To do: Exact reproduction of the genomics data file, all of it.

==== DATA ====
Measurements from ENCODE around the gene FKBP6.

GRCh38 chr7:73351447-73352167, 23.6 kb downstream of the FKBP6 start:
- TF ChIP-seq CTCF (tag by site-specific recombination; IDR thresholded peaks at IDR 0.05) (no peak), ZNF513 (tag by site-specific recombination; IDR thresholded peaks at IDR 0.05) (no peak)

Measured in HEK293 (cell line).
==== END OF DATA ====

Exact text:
Measurements from ENCODE around the gene FKBP6.

GRCh38 chr7:73351447-73352167, 23.6 kb downstream of the FKBP6 start:
- TF ChIP-seq CTCF (tag by site-specific recombination; IDR thresholded peaks at IDR 0.05) (no peak), ZNF513 (tag by site-specific recombination; IDR thresholded peaks at IDR 0.05) (no peak)

Measured in HEK293 (cell line).